As part of the project the Cathedral engaged specialist media developers Fuzzy Duck to create a smartphone app. This is being delivered by them as a turnkey solution pre-installed on an Info-Point unit. Alistair Monaghan, Head of Digital at Fuzzy Duck, says “We already had experience of using Info-Point as a platform to deliver creative media. The advantage for our clients is that we can reliably deliver a mix of smartphone apps and other digital content at any location, and don’t need to worry at all about connectivity. Religious buildings can serve visitors very effectively, but in a discreet way, without compromising their primary mission or distracting from their services.”

Heritage Now - Combe Mill

Combe Mill in Oxfordshire uses two Info-Point units to enhance its interpretation and improve accessibility. One unit covers the two floors of the mill itself, while the other covers the separate tea room and the car park, and can be used even when the part-time and volunteer-run museum is closed. Phones can connect to either Info-Point and will then switch over automatically as the visitor moves about the site. The Mill, which was a workshop for Blenheim Palace, uses QR codes on some exhibits to take users direct to videos of the mill in steam.

Museum Chairman Tony Simmonds commented, “Visitors can see us in steam at any time and enjoy the working machinery, watch videos, and download historic material they might otherwise not see. It enhances our offering and encourages visitors to linger in the tea room.”

Sarah McCarthy - Snowdonia

Interpretation in Wales demands both English and Welsh. Info-Point comes by default with an 'intelligent' multi-lingual module. When activated, each individual user is able to instantly switch to their preferred language, which changes both content and navigation. Both text and media files can be identified in terms of language and the module can make a best substitute in the event that a piece of content is not available in a particular language.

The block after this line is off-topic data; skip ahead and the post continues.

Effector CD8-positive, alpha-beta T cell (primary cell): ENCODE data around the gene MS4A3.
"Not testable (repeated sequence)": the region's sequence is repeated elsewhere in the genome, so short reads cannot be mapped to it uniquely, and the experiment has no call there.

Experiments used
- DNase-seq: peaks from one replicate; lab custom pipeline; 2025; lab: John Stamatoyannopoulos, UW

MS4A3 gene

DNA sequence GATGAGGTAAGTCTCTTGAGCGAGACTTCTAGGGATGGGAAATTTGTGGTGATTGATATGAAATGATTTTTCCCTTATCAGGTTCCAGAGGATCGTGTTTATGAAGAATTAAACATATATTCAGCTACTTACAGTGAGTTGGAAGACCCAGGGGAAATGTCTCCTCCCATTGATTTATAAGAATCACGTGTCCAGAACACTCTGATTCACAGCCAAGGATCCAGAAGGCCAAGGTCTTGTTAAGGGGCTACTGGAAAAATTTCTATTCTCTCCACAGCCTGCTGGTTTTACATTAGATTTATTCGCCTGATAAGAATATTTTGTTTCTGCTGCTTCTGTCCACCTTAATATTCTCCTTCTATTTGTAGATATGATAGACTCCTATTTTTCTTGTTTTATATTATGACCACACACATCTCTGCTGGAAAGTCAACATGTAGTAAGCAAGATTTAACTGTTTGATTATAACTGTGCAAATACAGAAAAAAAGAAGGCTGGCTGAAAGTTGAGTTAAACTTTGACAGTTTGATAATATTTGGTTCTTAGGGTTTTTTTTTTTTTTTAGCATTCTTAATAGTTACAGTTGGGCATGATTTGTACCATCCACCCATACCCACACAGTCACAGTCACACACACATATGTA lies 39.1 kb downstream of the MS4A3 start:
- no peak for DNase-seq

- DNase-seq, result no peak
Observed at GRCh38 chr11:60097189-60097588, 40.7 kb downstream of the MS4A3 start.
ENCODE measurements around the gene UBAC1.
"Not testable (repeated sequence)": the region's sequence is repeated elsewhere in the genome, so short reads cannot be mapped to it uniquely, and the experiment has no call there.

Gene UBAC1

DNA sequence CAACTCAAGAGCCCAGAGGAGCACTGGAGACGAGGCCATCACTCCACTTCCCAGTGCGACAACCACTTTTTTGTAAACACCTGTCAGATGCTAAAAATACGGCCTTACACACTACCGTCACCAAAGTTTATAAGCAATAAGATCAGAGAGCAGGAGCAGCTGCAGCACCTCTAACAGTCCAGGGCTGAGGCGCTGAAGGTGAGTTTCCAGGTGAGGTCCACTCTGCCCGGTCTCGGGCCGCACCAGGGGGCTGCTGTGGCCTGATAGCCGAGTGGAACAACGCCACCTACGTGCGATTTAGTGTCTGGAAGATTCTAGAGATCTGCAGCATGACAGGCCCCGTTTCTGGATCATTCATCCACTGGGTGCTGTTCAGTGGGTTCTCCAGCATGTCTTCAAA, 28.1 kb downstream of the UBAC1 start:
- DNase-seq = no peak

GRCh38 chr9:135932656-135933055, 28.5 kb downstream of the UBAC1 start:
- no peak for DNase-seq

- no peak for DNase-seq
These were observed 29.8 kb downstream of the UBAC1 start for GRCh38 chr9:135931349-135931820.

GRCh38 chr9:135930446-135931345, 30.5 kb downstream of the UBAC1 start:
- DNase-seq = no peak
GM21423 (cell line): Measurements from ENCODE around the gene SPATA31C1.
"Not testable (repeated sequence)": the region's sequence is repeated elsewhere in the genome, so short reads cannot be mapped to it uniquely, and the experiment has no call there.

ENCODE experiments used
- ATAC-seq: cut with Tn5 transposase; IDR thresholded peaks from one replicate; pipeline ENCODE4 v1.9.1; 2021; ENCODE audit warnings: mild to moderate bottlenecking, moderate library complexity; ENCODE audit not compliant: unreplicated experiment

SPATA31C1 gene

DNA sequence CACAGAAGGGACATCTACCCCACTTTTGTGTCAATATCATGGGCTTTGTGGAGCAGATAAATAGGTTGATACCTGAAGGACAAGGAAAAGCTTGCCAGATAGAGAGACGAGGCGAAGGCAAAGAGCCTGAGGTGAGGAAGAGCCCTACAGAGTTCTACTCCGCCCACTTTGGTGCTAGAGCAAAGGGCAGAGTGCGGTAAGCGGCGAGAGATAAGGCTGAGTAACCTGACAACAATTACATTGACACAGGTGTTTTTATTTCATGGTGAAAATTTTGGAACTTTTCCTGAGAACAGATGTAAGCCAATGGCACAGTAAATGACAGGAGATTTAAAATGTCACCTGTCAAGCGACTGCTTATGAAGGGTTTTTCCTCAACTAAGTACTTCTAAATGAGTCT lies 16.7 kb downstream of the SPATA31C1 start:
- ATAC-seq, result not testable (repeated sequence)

Info-Point Technical Direct Paul Palmer says "This is a highly sophisticated language module and it comes as part of every Info-Point. The National Trust appreciated this and have installed Info-Point at three of their Welsh properties - the Dinas Emrys 'Princes of Wales' project at Craflwyn, Aberdaron visitor centre, and Mynydd Mawr coastguard station, which is a battery operated version."

Fuzzy Duck - Commonwealth War Graves

Since the First World War, the Commonwealth War Graves Commission (CWGC) has been maintaining 23,000 sites of Commonwealth war graves and memorials across the world. In 2017 it established a separate charitable foundation with a complementary role to enhance the public engagement and educational value of its sites for current and future generations. The sites are very sensitive places of quiet reflection, making any form of on-site interpretation extremely challenging, which is where Info-Point was able to help.

The RAF memorial to its war dead who have no known grave is situated at Runnymede, near to the world famous site of the signing of the Magna Carta, and not far from Heathrow airport and Windsor Castle. The Foundation was awarded funding from the Association of Independent Museums and Biffa ‘History Makers’ programme, in order to help them tell the story of Noor Khan, who was an Indian-born RAF radio operator who worked behind enemy lines during WWII - an enduringly courageous woman who was executed in Dachau prison camp.